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Originally published Wednesday, October 3, 2012 at 8:40 PM

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Panthers' Cam Newton knows the path Russell Wilson is on

In the Panthers, the Seahawks face a team that also placed its hopes on a rookie quarterback.

Seattle Times staff reporter


Seattle @ Carolina,

1:05 p.m., Ch. 13

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RENTON — The Seahawks didn't just commit to a player when coach Pete Carroll named Russell Wilson the starting quarterback.

They committed to a process that will include the peaks and valleys that come with someone learning on the job. Just ask Carolina coach Ron Rivera, who went with Cam Newton when he was a rookie a year ago.

"A lot of highs and a lot of lows, that's for doggone sure," Rivera said.

There is no formula for this process, no manual that spells out the care of a rookie quarterback. There's a lot of hope involved, some patience required, and resilience is an absolute must.

"In this league, you're going to have success, you're going to have downfalls," Newton said. "But on those downfalls, you have to treat it like a speed bump and not a roadblock."

Carolina committed itself to ride that roller coaster last year when it drafted Newton No. 1 overall. The Panthers were starting over with a new coach in Rivera, and in turning over the offense to Newton, the team essentially said it was going to go as far as the quarterback could take it.

He passed for more than 4,000 yards last season, rushed for 14 touchdowns, and one-quarter of the way through his second season, he's on pace to pretty much match his Rookie of the Year numbers.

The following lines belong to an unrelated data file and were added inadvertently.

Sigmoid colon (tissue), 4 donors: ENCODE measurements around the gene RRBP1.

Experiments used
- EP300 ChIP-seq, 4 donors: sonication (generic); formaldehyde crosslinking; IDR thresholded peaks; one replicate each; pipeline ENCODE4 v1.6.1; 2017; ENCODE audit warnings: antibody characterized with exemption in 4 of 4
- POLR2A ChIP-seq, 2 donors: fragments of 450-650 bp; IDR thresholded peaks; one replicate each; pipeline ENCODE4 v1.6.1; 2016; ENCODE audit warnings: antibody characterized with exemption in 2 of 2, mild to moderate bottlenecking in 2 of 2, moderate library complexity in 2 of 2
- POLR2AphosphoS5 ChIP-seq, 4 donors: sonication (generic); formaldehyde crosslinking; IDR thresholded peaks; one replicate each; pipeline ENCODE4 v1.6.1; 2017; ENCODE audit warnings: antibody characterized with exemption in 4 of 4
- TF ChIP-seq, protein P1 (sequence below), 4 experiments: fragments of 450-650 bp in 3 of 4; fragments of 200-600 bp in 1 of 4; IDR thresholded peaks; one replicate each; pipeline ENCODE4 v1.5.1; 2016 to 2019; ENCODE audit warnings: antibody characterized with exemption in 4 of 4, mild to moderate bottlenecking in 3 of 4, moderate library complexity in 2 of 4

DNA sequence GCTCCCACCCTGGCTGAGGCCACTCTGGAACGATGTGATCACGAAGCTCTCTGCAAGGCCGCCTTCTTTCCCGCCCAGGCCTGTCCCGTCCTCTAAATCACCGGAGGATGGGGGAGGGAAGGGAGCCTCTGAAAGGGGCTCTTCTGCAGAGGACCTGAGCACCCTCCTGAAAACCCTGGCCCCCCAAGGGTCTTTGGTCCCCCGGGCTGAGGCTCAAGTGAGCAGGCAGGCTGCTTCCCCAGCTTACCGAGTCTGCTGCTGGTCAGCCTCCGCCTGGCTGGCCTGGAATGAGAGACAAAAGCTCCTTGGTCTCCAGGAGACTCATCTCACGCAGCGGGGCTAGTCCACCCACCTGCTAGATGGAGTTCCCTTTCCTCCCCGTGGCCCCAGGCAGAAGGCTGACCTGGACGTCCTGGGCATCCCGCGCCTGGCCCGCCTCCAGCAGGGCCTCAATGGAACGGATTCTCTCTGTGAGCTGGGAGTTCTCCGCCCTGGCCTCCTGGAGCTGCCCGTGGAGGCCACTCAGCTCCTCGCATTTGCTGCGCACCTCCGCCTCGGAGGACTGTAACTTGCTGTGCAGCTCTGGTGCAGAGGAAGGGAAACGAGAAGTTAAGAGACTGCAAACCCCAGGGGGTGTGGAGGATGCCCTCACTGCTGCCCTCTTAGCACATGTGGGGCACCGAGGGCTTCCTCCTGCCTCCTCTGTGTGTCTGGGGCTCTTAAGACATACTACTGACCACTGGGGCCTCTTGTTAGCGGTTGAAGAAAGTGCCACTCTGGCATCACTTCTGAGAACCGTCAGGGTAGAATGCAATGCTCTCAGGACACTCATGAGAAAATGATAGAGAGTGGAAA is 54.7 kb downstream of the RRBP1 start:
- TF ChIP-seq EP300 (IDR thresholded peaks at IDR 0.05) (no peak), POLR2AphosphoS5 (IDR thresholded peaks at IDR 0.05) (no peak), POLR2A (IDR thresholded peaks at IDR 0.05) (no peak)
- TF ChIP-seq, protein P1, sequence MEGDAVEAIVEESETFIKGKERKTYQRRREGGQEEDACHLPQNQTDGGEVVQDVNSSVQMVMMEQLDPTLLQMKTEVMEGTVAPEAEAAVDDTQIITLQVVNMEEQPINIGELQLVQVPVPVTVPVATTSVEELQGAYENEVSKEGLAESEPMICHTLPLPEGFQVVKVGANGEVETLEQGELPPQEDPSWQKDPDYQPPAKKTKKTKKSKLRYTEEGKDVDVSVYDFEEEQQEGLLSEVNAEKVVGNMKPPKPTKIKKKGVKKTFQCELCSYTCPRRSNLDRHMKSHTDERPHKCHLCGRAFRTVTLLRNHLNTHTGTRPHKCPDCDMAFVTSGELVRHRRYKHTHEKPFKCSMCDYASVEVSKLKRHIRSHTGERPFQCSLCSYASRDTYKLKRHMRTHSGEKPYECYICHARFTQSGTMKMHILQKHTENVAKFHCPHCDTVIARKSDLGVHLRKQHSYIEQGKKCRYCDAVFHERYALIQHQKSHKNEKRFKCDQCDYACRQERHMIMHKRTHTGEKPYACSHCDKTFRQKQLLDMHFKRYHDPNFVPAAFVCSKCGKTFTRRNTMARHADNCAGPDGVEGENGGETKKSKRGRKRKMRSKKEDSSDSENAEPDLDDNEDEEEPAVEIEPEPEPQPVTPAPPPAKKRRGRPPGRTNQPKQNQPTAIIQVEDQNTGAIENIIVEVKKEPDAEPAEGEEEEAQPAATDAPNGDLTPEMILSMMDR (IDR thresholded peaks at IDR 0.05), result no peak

The Panthers are 7-13 with Newton as the starter, which is progress considering the team won two games the year before he arrived.

In Carolina, the quarterback was the starting point of a rebuild. In Seattle, it is more of a finishing touch. The Seahawks are not rebuilding; they are rebuilt with a steel-toed defense and the league's leading rusher in Marshawn Lynch.

That reality has simultaneously lessened the pressure on Wilson in terms of his production and increased the public scrutiny on his performance.

Wilson doesn't need to put up numbers like Newton in order for the Seahawks to win. Seattle attempted a league-low 100 passes in the first four games, as the team tries to lessen the load on its quarterback by playing to its strength on the ground, playing stout defense and trying to hold the edge in special teams.

These Seahawks look ready to contend right now if they get even average play at quarterback, which has added some urgency to the appraisals of Wilson's performance.

"I think there's enormous pressure on our quarterback, yeah," Carroll said. "I really think there is. I think he's a great kid to handle it."

Matt Flynn is on hand as a viable alternative, and the fact that most expected him to become the starter after signing as a free agent from Green Bay has only complicated the discussion and dissection of Wilson's play.

That's the kind of scrutiny that comes with being one of 32 players starting at quarterback for an NFL team.

"That's something that you just sign up for," Newton said. "You get all the great recognition when your team is winning, and you get all the recognition when your team is losing, also. You just have to have thick skin and roll with the punches."


• Cornerback Marcus Trufant sat out Wednesday's practice with a sore back.

"We'll see how that goes and progresses during the week," Carroll said.

Trufant missed games in 2009 and 2011 because of a back injury.

• G John Moffitt has been ruled out for Sunday's game at Carolina because of a knee injury. He did not play last week in St. Louis, either.

Danny O'Neil: 206-464-2364 or

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